The non-military workforce was 2.80 million people according to the most recent jobs report from the Bureau of Labor Statistics (this number does include civilian employees in the Department of Defense). This is only slightly higher than the 2.79 million at the time when former President Barack Obama took office in January 2009.

Additionally, it is much lower than the 3.10 million federal employees in 1990.

Of note, the number does spike every 10 years as people are hired to assist with the US Census.

While a freeze on federal hiring may be a way to decrease federal spending, to say that the freeze was necessary due to a "dramatic expansion" in the government is misleading.

federal employees v2

SEE ALSO: TRUMP: We're going to 'cut regulations by 75%' and impose a 'very major border tax'

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The FTC is suing 2 drug companies (AGN, ENDP)

Business Insider, 1/1/0001 12:00 AM PST

The Federal Trade Commission is going after two drug companies for obstructing generic drug competition.

The FTC is suing Endo International and Allergan, according to a complaint filed in a California Federal court on Monday. Endo was down 5% on the news Monday afternoon, while Allergan was slightly up. Teva, which acquired Allergan's generics business, was down 3%.

This isn't the first time the FTC has gone after Endo and Allergan. In March 2016, the agency sued both companies for blocking access to cheaper versions of Opana ER and Lidoderm, drugs used to treat pain. 

This is developing.

Screen Shot 2017 01 23 at 1.47.02 PM

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America's millennials stuck in their parents' basement may finally be able to move out

Business Insider, 1/1/0001 12:00 AM PST

Screen Shot 2017 01 23 at 12.40.15 PM

Economists are hinging a lot of their forecasts for the US economy on how many election promises President Donald Trump keeps.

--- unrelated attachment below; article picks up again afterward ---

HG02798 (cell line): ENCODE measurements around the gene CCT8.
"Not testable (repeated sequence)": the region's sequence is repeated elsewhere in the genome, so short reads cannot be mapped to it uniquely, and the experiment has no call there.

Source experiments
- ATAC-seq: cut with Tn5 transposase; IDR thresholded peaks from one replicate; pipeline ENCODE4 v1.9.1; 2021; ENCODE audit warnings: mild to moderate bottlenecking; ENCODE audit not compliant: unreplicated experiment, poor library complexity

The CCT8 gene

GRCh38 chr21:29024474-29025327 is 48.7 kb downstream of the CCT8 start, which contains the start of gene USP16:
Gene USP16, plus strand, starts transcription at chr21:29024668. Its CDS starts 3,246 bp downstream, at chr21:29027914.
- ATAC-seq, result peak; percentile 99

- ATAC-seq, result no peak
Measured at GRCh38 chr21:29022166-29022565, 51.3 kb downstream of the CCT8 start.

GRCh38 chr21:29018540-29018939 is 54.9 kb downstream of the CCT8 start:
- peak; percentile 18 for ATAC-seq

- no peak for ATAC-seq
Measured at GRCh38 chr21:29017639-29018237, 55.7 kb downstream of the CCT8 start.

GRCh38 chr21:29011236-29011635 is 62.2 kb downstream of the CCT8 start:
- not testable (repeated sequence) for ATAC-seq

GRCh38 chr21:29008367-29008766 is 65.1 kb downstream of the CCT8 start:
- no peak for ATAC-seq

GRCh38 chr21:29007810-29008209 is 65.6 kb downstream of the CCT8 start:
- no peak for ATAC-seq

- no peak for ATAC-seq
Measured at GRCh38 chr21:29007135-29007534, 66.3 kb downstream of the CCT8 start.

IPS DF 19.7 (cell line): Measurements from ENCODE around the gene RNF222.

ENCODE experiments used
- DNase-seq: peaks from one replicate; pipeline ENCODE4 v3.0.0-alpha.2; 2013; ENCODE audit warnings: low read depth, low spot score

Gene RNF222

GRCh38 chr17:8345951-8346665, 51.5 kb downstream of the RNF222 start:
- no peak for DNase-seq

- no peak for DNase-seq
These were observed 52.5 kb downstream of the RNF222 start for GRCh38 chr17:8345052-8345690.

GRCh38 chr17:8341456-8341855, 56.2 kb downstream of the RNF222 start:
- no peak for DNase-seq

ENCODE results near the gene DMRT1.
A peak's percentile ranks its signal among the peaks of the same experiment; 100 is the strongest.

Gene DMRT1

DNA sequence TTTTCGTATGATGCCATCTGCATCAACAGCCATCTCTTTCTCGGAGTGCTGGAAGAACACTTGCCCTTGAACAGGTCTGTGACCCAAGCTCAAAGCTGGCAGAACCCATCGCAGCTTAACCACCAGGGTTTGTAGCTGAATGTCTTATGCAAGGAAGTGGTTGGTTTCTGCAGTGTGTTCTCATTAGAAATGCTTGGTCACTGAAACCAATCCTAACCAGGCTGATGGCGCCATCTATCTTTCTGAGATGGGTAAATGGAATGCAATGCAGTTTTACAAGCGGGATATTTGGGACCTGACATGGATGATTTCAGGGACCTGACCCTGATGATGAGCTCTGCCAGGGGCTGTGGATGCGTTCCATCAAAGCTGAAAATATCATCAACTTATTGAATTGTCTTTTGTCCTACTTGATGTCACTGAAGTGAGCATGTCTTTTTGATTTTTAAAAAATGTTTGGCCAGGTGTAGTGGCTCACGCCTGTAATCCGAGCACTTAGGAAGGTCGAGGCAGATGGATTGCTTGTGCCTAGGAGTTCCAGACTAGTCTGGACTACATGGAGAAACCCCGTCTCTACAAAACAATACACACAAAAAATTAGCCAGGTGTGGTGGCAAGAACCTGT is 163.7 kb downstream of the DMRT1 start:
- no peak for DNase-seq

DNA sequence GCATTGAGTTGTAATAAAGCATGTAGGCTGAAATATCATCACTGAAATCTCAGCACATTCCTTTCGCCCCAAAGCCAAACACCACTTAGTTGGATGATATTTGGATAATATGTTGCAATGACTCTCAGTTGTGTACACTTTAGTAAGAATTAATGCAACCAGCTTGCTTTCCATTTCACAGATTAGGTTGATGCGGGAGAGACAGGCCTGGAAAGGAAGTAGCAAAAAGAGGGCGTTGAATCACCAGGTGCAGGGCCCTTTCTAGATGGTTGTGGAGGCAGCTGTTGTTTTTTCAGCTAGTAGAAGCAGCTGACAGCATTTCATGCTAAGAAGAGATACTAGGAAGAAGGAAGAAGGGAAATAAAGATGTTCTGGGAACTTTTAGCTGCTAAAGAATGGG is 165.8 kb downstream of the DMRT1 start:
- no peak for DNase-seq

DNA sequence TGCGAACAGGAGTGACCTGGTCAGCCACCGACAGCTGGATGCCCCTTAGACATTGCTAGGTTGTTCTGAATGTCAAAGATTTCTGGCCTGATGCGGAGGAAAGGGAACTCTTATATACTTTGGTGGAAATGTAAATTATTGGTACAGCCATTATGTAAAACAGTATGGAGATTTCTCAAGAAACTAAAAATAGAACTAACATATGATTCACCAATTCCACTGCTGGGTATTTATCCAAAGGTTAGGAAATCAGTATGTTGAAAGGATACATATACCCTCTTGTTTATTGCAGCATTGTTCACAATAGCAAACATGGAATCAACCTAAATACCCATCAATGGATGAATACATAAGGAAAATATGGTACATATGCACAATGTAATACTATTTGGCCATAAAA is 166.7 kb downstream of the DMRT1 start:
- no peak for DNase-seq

Millennial household formation is one such trend, according to Matthew Pointon, a property economist at Capital Economics. 

Last year, the share of young adults living with their parents increased again, as the chart shows. Two important reasons for this are that millennials are getting married later, and wage growth has been sluggish for much of this economic recovery. 

"With wage growth finally set to accelerate, thanks to the fiscal stimulus, we think a larger number of youngsters will have the resources to move out of the parental home this year," Pointon said. The fiscal stimulus involves cutting taxes and increasing infrastructure spending to create domestic demand and, potentially, economic growth.  

Since young people can move out while still single, the decision to stay home goes back to economics: whether they can save enough to afford a down payment to buy, or are earning enough to afford renting on their own. And an improvement in their situation depends on how much American workers benefit if companies enjoy a windfall from the pro-business stimulus Trump has proposed. 

The share of young adults still living at home will stay high during a "transition phase" when younger Americans are not moving out but the older cohort is doing so, Pointon said. "Once a new equilibrium has been found, this 'tempo' effect will dissipate and household formation will return to its long-run level."

"If Trump follows through on his promise to slash regulations, credit conditions are also likely to ease," Pointon said. "Taken together, that will enable more Americans to leave the parental home, and 2017 should see the share living with their parents edge down."

SEE ALSO: Trump's tweets are driving millennials to make a rookie investing mistake